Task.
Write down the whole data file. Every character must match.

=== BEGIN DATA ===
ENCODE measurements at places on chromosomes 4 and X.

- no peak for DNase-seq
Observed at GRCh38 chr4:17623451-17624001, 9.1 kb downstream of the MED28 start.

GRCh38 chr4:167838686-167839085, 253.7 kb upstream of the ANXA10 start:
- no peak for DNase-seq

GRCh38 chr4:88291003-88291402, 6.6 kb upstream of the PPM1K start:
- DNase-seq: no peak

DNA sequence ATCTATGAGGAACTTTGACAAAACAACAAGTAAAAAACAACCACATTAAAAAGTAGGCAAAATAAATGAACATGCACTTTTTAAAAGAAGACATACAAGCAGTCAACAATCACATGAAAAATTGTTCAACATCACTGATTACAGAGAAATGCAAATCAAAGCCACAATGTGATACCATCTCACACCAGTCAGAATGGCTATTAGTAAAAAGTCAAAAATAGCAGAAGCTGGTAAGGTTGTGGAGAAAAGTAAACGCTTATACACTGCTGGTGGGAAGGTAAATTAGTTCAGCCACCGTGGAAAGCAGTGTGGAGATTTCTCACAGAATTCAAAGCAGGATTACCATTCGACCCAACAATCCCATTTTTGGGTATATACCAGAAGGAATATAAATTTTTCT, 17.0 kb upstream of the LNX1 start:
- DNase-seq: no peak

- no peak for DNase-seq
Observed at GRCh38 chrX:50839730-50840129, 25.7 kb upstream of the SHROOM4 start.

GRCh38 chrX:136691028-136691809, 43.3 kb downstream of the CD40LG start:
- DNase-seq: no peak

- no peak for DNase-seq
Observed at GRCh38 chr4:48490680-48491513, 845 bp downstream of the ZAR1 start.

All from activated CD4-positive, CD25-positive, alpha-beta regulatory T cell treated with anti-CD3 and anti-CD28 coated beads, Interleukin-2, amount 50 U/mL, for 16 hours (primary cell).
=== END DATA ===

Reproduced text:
ENCODE measurements at places on chromosomes 4 and X.

- no peak for DNase-seq
Observed at GRCh38 chr4:17623451-17624001, 9.1 kb downstream of the MED28 start.

GRCh38 chr4:167838686-167839085, 253.7 kb upstream of the ANXA10 start:
- no peak for DNase-seq

GRCh38 chr4:88291003-88291402, 6.6 kb upstream of the PPM1K start:
- DNase-seq: no peak

DNA sequence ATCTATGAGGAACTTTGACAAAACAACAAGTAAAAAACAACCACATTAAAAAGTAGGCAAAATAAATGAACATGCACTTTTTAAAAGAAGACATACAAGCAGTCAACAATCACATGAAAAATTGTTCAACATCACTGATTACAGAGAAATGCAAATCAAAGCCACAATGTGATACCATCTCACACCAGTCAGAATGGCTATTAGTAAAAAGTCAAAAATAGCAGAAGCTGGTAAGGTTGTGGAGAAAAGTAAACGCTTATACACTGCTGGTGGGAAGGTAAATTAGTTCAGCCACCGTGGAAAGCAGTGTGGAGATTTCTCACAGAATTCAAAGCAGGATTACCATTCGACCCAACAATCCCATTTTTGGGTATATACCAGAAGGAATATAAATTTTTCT, 17.0 kb upstream of the LNX1 start:
- DNase-seq: no peak

- no peak for DNase-seq
Observed at GRCh38 chrX:50839730-50840129, 25.7 kb upstream of the SHROOM4 start.

GRCh38 chrX:136691028-136691809, 43.3 kb downstream of the CD40LG start:
- DNase-seq: no peak

- no peak for DNase-seq
Observed at GRCh38 chr4:48490680-48491513, 845 bp downstream of the ZAR1 start.

All from activated CD4-positive, CD25-positive, alpha-beta regulatory T cell treated with anti-CD3 and anti-CD28 coated beads, Interleukin-2, amount 50 U/mL, for 16 hours (primary cell).